Named as new head coach for Ireland Women's team this morning, Greg McWilliams is the right man for the job, says former Ireland captain Lynne Cantwell.
McWilliams will take over from Adam Griggs following Ireland's November games against the USA and Japan.
The Dubliner knows the scene from his time as skills and attack coach when Ireland, under Philip Doyle, claimed their one and only Grand Slam back in 2013.
Part of the set-up since 2010, he was also in place in 2014 when Ireland beat New Zealand at the World Cup.
That Ireland had reached such heights less than a decade ago makes the drop-off all the more stark.
Following an eighth-place finish at the 2017 World Cup, held in Ireland, the team needed to qualify for the RWC2021.
Hopes of playing in the New Zealand tournament went up in smoke last month after losing to Spain and Scotland in a round-robin tournament.
The fall-out from that has led to the IRFU launching an independent inquiry into the dismal campaign, while simultaneously a broader review to look at the overarching structures in the women’s game is ongoing.
"He’s a man of integrity and an effective communicator, both of which are big strengths in the women’s game," Cantwell, Ireland’s most capped player and now women’s high-performance manager with South Africa, told RTÉ Sport.
"I have no doubt Greg will approach this head coach role with excellent energy and planning and create a vision with the players where they will all need to be part of."
McWilliams has previously coached Leinster U19s and St Michael’s College in Dublin, a school that counts James Ryan, Rónan Kelleher, Dan Leavy, Max Deegan, Luke McGrath, Cathal Marsh and Ross Byrne among its alumni.
A former business and geography teacher, McWilliams relocated to the USA in 2014 to become director of rugby and men’s head coach of Yale University.
Three years later former All Blacks coach John Mitchell took him on board with the US Eagles as attack and backs coach, a role he continued under current boss Gary Gold.
James Kennedy, former CEO and chairman of MLR side Rugby United New York, where McWilliams was head coach from September 2019 until stepping away in March of this year to help his family as his wife Sarah battled significant health issues, says the IRFU have made a shrewd appointment.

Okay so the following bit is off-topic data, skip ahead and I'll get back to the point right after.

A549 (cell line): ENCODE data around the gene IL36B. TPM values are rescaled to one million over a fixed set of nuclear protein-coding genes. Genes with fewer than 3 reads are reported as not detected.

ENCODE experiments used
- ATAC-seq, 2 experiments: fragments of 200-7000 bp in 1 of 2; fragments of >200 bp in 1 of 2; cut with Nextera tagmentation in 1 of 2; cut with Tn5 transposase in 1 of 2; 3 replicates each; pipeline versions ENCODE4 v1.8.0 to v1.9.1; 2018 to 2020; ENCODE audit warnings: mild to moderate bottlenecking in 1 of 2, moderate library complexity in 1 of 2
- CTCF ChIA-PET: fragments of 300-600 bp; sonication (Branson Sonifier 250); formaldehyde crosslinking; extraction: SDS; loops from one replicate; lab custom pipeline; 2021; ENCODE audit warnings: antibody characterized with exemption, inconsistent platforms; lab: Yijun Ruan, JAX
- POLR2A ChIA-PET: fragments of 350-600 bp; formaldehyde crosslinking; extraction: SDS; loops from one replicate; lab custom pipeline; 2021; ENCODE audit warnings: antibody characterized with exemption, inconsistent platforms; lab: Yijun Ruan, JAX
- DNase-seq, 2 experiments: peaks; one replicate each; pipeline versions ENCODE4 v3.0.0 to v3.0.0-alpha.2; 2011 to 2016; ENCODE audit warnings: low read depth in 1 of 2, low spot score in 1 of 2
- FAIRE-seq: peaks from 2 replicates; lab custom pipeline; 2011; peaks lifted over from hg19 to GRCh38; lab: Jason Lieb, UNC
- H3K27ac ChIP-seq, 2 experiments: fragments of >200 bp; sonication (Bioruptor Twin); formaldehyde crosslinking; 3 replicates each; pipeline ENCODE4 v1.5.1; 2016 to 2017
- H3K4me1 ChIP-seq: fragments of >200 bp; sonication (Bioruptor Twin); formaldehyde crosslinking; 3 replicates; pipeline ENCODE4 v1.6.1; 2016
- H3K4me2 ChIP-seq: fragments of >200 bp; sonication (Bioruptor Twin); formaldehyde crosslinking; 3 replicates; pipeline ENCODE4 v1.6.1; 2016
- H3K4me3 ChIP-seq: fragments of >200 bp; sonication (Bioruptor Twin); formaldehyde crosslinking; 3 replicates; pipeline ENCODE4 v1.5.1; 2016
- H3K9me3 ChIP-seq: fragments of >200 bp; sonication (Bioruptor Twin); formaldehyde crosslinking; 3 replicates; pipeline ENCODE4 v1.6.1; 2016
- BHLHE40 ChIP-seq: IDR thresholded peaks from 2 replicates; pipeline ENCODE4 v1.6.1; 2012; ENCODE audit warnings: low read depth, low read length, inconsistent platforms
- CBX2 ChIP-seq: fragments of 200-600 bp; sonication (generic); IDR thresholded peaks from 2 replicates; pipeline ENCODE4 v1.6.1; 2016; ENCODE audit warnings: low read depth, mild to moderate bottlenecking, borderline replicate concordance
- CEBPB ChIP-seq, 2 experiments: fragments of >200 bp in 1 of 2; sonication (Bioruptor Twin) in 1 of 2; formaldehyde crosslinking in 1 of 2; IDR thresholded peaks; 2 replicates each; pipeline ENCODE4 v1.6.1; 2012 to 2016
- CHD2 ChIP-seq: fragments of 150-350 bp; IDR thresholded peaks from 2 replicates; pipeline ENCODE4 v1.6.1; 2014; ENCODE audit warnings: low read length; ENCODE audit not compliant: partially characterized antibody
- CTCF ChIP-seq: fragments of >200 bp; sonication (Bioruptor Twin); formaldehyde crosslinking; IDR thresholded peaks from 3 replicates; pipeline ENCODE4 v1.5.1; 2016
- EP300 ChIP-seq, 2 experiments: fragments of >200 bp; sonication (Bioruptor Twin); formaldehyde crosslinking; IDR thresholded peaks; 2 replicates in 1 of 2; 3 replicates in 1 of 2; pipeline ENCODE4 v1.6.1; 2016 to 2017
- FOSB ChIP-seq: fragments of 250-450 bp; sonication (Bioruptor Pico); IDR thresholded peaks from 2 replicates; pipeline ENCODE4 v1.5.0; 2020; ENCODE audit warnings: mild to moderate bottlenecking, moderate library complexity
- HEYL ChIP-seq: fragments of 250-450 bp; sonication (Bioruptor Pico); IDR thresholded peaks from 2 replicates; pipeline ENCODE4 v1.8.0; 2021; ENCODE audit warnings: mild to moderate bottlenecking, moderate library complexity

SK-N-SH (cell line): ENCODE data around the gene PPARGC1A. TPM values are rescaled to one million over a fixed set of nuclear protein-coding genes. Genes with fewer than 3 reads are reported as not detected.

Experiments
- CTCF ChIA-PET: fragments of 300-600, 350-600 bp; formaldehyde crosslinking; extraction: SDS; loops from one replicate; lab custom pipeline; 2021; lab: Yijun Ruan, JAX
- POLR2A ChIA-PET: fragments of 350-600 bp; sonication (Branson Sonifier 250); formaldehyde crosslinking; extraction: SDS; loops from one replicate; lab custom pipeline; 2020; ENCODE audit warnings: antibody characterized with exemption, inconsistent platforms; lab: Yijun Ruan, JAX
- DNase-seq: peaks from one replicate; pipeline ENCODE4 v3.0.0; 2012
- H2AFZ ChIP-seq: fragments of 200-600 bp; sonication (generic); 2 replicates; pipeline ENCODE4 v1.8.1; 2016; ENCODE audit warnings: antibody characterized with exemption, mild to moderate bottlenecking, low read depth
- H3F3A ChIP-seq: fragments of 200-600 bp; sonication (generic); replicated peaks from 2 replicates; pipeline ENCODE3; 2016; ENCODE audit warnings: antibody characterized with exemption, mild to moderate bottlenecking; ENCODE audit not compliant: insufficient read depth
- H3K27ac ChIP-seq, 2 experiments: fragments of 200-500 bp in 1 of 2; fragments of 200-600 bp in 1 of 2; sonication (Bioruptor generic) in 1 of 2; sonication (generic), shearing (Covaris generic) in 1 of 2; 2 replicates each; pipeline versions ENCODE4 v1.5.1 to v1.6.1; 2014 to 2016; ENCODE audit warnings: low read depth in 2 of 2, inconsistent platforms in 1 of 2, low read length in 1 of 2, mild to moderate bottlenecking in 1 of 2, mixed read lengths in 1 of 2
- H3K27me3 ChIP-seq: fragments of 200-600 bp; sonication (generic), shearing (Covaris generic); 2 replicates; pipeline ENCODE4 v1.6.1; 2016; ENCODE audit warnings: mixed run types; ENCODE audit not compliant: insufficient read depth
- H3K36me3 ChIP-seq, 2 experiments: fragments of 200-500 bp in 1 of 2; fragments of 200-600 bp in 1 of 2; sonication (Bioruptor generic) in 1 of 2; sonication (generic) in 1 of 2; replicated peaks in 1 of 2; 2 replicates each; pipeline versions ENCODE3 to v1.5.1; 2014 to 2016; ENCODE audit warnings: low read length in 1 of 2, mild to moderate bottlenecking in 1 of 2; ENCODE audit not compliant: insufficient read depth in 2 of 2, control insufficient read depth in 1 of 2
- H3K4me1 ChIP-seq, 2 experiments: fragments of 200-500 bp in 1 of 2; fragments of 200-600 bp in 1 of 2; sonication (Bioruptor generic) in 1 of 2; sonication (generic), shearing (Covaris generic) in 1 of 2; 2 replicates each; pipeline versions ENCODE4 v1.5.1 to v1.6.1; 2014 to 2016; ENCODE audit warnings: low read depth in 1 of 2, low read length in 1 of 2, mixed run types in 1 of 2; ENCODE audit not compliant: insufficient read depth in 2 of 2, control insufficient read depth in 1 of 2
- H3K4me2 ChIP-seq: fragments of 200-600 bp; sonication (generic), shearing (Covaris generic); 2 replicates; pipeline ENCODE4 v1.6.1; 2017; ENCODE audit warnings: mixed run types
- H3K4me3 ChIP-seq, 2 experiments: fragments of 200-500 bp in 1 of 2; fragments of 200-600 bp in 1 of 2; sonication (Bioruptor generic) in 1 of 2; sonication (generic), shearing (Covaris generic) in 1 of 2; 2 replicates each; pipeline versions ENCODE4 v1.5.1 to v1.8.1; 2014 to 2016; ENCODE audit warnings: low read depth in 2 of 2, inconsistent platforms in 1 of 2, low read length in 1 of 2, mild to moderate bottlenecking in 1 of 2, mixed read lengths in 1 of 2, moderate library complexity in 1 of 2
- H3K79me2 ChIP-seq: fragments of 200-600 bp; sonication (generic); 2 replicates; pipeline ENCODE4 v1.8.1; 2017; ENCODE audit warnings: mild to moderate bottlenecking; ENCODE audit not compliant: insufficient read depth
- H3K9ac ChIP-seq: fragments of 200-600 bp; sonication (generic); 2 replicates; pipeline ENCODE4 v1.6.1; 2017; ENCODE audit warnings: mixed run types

"He was more than a coach, he was keen to promote the programme, which was exactly what we needed to raise the profile here," said the Tipperary native and former St Munchin’s College pupil, who sold RUNY to a New Zealand-based investment fund earlier this year.
"When he was working with USA Rugby he understood that he needed to be more than a coach, getting out there and promoting the game.
"He was very attractive to a number of teams and I was lucky enough to get him to New York for a year.
"He was a good coach, a very good man-manager, very good to the players. He knew about promotion, marketing, he had all that in him.
"He’s a musician so he is able for a crowd. He’ll break out the guitar, him and Gary Gold would have the guitars on tour and start jamming.
"Some programmes are conservative and prefer the coach to keep a low profile but maybe Irish women’s rugby needs someone like that to get more women involved.
"He’s a really good coach too but he has attributes that should be taken advantage of when it comes to the overall structure."
Former Ireland wing Ali Miller, who finished top try-scorer in the 2013 campaign, agrees that McWilliams' experience will be important for the rebuild.
"He has worked with a team that achieved success, so he knows the requirements. He’s very good at detail and structure," says the Laois woman.
"He’ll look to have a game plan that suits the players and suits the strengths of the team. He’s also good at figuring out different game plans when needed to deal with different teams.
"He's good on launch plays and getting key runners into the game.
"He’ll be big on standards. Discipline was a bit of an issue in the qualifiers so hopefully that will be rectified."
Speaking to the Irish Independent last year, McWilliams, 43, gave an insight into his coaching philosophy that suggests his approach may be a key factor in what’s required to get the women’s game in Ireland on the right track.
"I was offered the opportunity to coach at Yale and help create a holistic rugby programme, based around education and growth, on and off the field," he said.
"In my opinion, the art of creating a challenging, fun, intelligent environment - regardless of the talent - is a massively under-rated skill. I believe it is the backbone to education.
"As a coach, it is not necessarily about your technical knowledge, we can all learn a system. It really is the understanding of that system you are implementing, and coaching through the how, why and when."
The problems in the women's game in the country go deeper than the senior national team but Griggs had taken this group of players has far as he could.
McWilliams now has the task of re-invigorating the squad so that the lowest point in recent years is soon consigned to the past.
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